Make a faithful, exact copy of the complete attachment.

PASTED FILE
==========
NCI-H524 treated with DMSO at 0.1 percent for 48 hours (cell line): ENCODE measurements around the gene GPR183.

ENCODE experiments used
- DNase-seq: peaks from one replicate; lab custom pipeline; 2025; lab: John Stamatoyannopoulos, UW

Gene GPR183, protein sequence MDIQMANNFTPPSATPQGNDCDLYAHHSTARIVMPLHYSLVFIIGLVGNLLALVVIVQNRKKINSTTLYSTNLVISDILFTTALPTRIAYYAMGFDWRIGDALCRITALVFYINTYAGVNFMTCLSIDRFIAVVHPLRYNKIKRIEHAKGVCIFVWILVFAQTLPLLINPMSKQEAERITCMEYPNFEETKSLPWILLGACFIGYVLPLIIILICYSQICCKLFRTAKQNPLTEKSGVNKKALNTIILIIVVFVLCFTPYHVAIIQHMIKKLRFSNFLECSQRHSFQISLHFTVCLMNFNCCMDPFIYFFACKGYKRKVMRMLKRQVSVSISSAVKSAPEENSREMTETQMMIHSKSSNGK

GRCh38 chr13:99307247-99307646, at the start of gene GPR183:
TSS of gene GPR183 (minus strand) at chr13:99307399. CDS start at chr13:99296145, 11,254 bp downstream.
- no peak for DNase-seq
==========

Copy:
NCI-H524 treated with DMSO at 0.1 percent for 48 hours (cell line): ENCODE measurements around the gene GPR183.

ENCODE experiments used
- DNase-seq: peaks from one replicate; lab custom pipeline; 2025; lab: John Stamatoyannopoulos, UW

Gene GPR183, protein sequence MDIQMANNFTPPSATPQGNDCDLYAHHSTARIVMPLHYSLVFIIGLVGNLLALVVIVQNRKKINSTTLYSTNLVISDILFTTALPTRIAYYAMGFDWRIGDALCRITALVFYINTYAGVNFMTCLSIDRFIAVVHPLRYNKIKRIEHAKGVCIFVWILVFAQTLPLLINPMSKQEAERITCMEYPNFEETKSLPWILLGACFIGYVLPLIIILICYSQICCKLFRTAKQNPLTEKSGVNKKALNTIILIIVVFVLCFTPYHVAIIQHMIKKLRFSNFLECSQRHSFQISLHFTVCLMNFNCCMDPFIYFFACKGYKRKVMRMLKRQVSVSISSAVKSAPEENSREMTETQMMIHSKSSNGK

GRCh38 chr13:99307247-99307646, at the start of gene GPR183:
TSS of gene GPR183 (minus strand) at chr13:99307399. CDS start at chr13:99296145, 11,254 bp downstream.
- no peak for DNase-seq